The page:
Buddhist Compassion Relief Tzu Chi Foundation

Feb 27th
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Home Feature Stories Help Haiti with Love Many Religions, Nationalities Attend Tzu Chi Prayer Service in Haiti

Many Religions, Nationalities Attend Tzu Chi Prayer Service in Haiti

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People from different religions and nations attended a large service organized by the foundation on Easter Saturday in Haiti’s national soccer stadium to pray for the souls of the dead and a better future for its people. The meeting, attended by 1,700 people, was the largest religious event in the country since the devastating earthquake in January and marked the end of the first phase of Tzu Chi’s relief effort in the island.

After the quake, which registered 7.0 on the Richter scale, struck the country on January 12, the foundation launched a global ‘Help Haiti with Love’ campaign, to raise money for the survivors. In the nearly four months since then, it has provided 260 tons of instant rice, corn powder, white rice and noodles, enough for 10 million 0.25-kg meals; the food has been distributed to more than 37,000 families at 60 venues. In addition, the foundation has donated nearly 40,000 tarpaulin sheets, 6,000 tents, 25,000 blankets, nearly 300 temporary homes and 2,800 medical kits. A total of 1,300 volunteers have come to the island in 11 teams, from Taiwan, the United States and six other countries. Their love and devotion have moved the Haitian people and the U.N. peacekeeping forces serving in Haiti, including Brazilian troops who on their own initiative invited them to the U.N. representative office in Port-au-Prince and offered their services to keep order at the prayer meeting to be held on the eve of Easter Sunday.

In addition, the Tzu Chi International Medical Association (TIMA) held free medical clinics, attended by more than 15,000 Haitians. Two local doctors who took part in the clinics have decided to continue the service as volunteers in the name of Tzu Chi, after the departure of the foreign medical staff. The volunteers also organized a relief work program, in which Haitians worked to clean and rebuild their communities in exchange for three meals a day. A total of 3,700 people took part in the program. More than 640 survivors were inspired to enroll in classes to train as Tzu Chi volunteers and take on this role in the future. With the end of the first phase of the relief work, the foundation is turning its attention to medium- and long-term aid projects, such as the building of permanent schools and housing.

The prayer meeting, held on March 3, the day before Easter, the most important day in the Christian calendar, was a moment both to mark Tzu Chi’s contribution over the last three months and also to join with the people of Haiti to mourn those who died and pray for the health and well-being of those who survived. The foundation invited representatives of all the country’s religions – Catholic, Protestant, Buddhist and Moslem – as well as all the nationalities there. These included U.S. soldiers, French and German policemen and U.N. peacekeepers from Jordan and Brazil. Taking part in the prayers were Jesuits, nuns from different Catholic convents, Protestant ministers and professional clergy from the other religious communities.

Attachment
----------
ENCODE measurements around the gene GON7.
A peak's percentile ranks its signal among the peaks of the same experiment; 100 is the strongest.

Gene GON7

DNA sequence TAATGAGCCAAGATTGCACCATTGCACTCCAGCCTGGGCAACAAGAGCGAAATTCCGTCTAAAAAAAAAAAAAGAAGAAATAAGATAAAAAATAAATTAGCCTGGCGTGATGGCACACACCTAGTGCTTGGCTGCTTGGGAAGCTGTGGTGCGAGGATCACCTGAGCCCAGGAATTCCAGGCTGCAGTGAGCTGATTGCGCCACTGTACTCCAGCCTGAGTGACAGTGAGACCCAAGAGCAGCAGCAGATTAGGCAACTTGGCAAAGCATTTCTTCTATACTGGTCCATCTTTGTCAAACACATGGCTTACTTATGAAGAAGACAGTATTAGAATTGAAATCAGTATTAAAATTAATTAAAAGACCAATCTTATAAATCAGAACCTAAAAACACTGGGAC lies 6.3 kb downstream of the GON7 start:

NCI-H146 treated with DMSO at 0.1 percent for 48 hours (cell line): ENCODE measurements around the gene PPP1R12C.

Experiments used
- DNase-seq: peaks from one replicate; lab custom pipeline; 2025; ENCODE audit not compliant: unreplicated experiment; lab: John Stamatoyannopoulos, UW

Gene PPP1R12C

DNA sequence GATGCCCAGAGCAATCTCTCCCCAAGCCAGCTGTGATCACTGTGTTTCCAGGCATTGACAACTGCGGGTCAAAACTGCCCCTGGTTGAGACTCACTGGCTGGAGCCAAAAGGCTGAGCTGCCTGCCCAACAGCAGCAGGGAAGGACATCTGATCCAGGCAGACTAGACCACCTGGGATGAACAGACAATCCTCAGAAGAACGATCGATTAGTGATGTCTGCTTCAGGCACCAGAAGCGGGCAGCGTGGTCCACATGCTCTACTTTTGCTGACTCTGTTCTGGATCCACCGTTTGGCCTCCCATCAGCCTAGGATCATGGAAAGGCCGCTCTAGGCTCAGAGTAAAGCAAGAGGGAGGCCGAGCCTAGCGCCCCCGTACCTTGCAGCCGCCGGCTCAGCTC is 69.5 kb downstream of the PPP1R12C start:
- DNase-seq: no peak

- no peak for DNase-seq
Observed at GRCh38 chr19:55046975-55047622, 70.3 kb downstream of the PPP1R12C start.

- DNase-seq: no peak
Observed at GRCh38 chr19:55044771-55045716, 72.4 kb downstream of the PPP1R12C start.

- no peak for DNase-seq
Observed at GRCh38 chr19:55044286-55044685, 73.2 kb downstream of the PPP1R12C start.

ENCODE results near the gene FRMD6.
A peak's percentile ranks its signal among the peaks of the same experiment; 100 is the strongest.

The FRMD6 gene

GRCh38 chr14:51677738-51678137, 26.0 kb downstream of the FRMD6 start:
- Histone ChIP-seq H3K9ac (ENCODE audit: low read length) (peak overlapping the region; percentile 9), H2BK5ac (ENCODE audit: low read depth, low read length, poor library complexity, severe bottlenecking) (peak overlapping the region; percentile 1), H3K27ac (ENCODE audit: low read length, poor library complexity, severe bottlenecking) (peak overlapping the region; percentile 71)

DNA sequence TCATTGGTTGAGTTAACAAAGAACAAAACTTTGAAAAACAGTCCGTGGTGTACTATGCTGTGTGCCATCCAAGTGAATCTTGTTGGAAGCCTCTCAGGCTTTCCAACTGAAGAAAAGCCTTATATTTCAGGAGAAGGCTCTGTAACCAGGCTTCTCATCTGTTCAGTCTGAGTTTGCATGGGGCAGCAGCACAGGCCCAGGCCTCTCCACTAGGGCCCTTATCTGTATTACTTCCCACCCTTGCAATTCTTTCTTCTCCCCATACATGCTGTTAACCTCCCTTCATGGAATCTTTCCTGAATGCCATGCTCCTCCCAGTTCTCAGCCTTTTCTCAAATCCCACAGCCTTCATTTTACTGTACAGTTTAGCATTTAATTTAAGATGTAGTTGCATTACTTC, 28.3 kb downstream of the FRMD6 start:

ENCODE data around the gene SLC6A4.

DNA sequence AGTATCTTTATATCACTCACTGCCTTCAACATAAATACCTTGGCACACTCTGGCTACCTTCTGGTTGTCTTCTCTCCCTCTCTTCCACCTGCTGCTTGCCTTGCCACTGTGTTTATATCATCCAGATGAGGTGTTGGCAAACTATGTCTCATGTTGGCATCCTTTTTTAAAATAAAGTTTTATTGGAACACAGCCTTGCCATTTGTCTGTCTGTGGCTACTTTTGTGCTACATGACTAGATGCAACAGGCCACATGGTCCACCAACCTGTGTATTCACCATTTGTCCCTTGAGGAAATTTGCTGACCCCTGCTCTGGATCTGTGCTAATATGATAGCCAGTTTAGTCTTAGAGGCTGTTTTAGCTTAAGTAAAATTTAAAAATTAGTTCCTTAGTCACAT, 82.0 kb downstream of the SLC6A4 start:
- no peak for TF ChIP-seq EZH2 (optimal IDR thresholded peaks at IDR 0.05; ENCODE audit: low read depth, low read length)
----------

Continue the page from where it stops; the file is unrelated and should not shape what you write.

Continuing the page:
The event began with a rendering of the Haitian national anthem; everyone stood up to sing it with enthusiasm and dignity. Then Ben Constant, the official responsible for managing the soccer stadium, and his wife read a letter from Master Cheng Yen to the audience. They spoke in English and Creole, one of Haiti’s two official languages, together with French. In the letter, Master Cheng Yen expressed her sincerest blessings for the people of Haiti, her prayers for their future and an early end to their suffering. Next on the stage was a young girl who lives in a tent in the stadium and sang a hymn in praise of Jesus, to express the gratitude of its residents for the love and care they have received from Tzu Chi over the last three months.
Constant and his wife, Marie Yveleine Bois-des-Fes, had in the days before the meeting visited the different teams of volunteers to express their gratitude; they too have been very moved by the contribution of the volunteers.

A local girl’s choir came on stage, to sing a song of thanks, followed by an officer of the Brazilian peacekeepers, Lieutenant Beraud, and a Catholic priest serving them, to pray with the audience. Then the officer put down his weapon and picked up the microphone to sing a song in Creole. Lieutenant Beraud said: “Let us thank God for bringing us to Haiti and coming to know Tzu Chi.” The event reached its climax when volunteers came on stage for a performance of sign language and Tzu Chi songs. They led the entire audience in a rendering of one of the foundation’s favorite songs ‘Leading the vehicle forward’. For the finale, the representatives of the four religions joined with one voice in prayer; everyone held the hands of their neighbor, regardless of race, color or nationality -- a symbol of fraternity and sharing their fortune.

They were expressing the ideals of Tzu Chi – love and care for all and seeing the human race as a single family. For that hour, at least, those present at the service were able to forget their deep sorrows and think of a better future, with the help and support of kind and loving people from around the world.